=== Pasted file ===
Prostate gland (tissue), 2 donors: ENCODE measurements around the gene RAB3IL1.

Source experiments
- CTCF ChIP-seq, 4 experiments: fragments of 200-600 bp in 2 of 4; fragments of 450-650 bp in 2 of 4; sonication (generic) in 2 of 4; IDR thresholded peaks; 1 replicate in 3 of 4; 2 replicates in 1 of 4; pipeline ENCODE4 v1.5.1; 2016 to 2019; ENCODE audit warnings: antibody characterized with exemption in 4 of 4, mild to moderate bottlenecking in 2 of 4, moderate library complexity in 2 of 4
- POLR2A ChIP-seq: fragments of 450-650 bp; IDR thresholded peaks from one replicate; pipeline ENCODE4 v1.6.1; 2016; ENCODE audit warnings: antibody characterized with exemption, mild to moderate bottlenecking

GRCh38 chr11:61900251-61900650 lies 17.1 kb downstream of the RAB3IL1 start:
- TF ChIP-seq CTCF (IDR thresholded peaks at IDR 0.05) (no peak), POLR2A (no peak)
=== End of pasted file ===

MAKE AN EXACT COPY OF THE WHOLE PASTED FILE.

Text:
Prostate gland (tissue), 2 donors: ENCODE measurements around the gene RAB3IL1.

Source experiments
- CTCF ChIP-seq, 4 experiments: fragments of 200-600 bp in 2 of 4; fragments of 450-650 bp in 2 of 4; sonication (generic) in 2 of 4; IDR thresholded peaks; 1 replicate in 3 of 4; 2 replicates in 1 of 4; pipeline ENCODE4 v1.5.1; 2016 to 2019; ENCODE audit warnings: antibody characterized with exemption in 4 of 4, mild to moderate bottlenecking in 2 of 4, moderate library complexity in 2 of 4
- POLR2A ChIP-seq: fragments of 450-650 bp; IDR thresholded peaks from one replicate; pipeline ENCODE4 v1.6.1; 2016; ENCODE audit warnings: antibody characterized with exemption, mild to moderate bottlenecking

GRCh38 chr11:61900251-61900650 lies 17.1 kb downstream of the RAB3IL1 start:
- TF ChIP-seq CTCF (IDR thresholded peaks at IDR 0.05) (no peak), POLR2A (no peak)